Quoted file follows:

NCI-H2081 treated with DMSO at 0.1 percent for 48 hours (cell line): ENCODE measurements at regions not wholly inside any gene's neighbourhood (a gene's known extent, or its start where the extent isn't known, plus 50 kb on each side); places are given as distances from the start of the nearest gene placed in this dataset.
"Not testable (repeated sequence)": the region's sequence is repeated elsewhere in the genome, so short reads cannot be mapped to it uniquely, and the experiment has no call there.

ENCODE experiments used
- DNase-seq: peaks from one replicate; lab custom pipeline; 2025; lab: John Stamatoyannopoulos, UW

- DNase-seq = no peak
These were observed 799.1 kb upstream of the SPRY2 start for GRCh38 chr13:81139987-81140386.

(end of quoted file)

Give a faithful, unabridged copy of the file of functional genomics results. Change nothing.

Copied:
NCI-H2081 treated with DMSO at 0.1 percent for 48 hours (cell line): ENCODE measurements at regions not wholly inside any gene's neighbourhood (a gene's known extent, or its start where the extent isn't known, plus 50 kb on each side); places are given as distances from the start of the nearest gene placed in this dataset.
"Not testable (repeated sequence)": the region's sequence is repeated elsewhere in the genome, so short reads cannot be mapped to it uniquely, and the experiment has no call there.

ENCODE experiments used
- DNase-seq: peaks from one replicate; lab custom pipeline; 2025; lab: John Stamatoyannopoulos, UW

- DNase-seq = no peak
These were observed 799.1 kb upstream of the SPRY2 start for GRCh38 chr13:81139987-81140386.